ANTIOCH, Tenn. (WKRN) — Across from Antioch Middle School at Antioch Park is where high school junior Cydney Rugless Thompson saw a need.

“A lot of people play soccer here, and as I pass by on Blue Hole Road, I see them playing soccer without any goals,” she said.

So after talking to students and community leaders, she and others with the Nashville Youth Design Team decided to create a soccer tournament where the youth could come out and enjoy soccer with the proper equipment last summer.

“What we found out was that a lot of kids do like to come here, and they would like to come here a lot more if they had the goals here,” said Thompson.

Thompson and her colleagues gathered data from that tournament, learning there was also another issue impacting her peers.

“Blue Hole Road is like a very busy road with [a] very small and narrow street, and it’s very hard for them to bike over here or walk over here,” she said.

Junior Nia Maddux found that info out after interning with the Civic Design Center back in January.

“There’s a lot of places around Nashville that don’t have great access to the community to get from place to place,” she said.

Maddux was able to examine Thompson’s work, do some more research, and discuss new options for how Blue Hole Road can be safer and help students access Antioch Park.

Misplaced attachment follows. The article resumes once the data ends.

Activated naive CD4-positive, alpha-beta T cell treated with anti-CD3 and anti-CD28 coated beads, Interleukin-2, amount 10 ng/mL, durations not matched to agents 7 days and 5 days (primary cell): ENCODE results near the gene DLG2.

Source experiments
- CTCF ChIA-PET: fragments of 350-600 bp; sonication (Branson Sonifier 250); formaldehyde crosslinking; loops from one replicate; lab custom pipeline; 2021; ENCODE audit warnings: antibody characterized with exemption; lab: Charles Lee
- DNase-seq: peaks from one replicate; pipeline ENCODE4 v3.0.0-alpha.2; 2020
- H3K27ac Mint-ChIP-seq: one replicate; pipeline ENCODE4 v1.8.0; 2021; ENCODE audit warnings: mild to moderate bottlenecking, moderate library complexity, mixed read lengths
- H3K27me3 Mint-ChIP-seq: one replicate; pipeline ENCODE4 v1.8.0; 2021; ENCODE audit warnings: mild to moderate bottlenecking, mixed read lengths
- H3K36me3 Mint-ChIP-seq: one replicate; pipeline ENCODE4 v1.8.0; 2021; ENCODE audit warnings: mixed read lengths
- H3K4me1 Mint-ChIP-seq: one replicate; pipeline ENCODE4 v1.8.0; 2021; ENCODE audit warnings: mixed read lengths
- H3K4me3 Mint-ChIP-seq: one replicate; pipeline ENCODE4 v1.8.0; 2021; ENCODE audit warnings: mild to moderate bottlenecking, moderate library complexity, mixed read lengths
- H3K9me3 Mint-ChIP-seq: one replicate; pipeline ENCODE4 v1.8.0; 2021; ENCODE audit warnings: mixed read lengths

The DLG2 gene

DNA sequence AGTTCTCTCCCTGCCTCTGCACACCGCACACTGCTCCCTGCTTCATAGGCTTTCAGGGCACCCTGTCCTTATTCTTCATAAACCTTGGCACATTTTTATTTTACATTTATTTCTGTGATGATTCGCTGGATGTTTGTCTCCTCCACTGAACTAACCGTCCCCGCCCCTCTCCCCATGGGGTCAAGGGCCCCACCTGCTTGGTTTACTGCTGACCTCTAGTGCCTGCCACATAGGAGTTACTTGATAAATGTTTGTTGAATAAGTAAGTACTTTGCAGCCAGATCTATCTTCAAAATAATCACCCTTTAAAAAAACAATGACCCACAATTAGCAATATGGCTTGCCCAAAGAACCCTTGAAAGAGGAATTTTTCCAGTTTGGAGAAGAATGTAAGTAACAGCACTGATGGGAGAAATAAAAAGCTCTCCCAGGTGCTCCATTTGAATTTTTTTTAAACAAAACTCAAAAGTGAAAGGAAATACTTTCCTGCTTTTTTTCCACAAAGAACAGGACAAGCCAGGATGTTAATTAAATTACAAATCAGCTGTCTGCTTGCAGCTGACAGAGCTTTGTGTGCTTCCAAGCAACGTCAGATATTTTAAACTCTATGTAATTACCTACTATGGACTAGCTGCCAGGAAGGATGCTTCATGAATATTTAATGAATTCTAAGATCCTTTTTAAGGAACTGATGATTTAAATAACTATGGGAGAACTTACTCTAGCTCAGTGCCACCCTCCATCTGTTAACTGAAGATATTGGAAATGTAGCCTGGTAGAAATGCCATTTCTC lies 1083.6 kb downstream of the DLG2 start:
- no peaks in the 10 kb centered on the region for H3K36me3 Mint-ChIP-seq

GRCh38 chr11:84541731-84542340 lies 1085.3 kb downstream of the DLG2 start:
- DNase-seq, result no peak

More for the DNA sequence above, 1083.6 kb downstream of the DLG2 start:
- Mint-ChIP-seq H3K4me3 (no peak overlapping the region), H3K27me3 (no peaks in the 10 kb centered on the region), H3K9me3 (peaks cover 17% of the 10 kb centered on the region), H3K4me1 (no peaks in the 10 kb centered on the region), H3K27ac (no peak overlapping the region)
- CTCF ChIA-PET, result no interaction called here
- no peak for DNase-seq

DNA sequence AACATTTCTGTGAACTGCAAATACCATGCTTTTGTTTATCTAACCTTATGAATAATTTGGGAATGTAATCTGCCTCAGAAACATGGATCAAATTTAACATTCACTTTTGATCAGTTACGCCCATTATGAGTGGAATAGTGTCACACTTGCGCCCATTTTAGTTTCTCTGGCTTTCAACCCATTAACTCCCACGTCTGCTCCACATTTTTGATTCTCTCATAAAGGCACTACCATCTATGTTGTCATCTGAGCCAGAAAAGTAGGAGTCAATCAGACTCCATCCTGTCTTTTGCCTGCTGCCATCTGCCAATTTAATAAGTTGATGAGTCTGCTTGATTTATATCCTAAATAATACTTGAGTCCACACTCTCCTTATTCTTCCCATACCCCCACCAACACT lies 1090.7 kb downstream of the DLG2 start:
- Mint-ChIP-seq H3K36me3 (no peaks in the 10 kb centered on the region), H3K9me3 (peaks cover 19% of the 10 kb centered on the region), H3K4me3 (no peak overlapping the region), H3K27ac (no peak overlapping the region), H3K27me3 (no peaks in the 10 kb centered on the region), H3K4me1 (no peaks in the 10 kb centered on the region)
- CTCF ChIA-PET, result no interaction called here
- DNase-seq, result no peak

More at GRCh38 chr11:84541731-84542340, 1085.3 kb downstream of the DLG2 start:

“A lot of the people on the Youth Design Team live in Antioch,” she said. “I think it’s important to keep in mind that it is their space as well.”

Melody Gibson, Education Director for the Civic Design Center, says she’s proud to see these students finding needs in their community and working to address them.

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“Their little $2,000 advocacy led to this really impactful long-term change, and that’s really the big goal,” she said. “It’s just a way to use your voice and speak up and hope that people catch on and notice.”

A need for more soccer goals has now led Gibson to work with Antioch Middle School students to design new crosswalks. 

Thompson hopes this can inspire other students to see how they can work to make more meaningful changes across the city.

“You’re voice matters,” she said. “Your opinion matters. Everything you feel like matters, matters.”

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Gibson says, pending approval from the Nashville Department of Transportation, the Civic Design Center will work with Antioch Middle School students to begin designing the new crosswalks that lead to Antioch Park in April.

Thompson says the next project they are working is will be called “Utopia.” The project will look at different ideas as to how they can market Nashville as a more kid and youth-friendly city.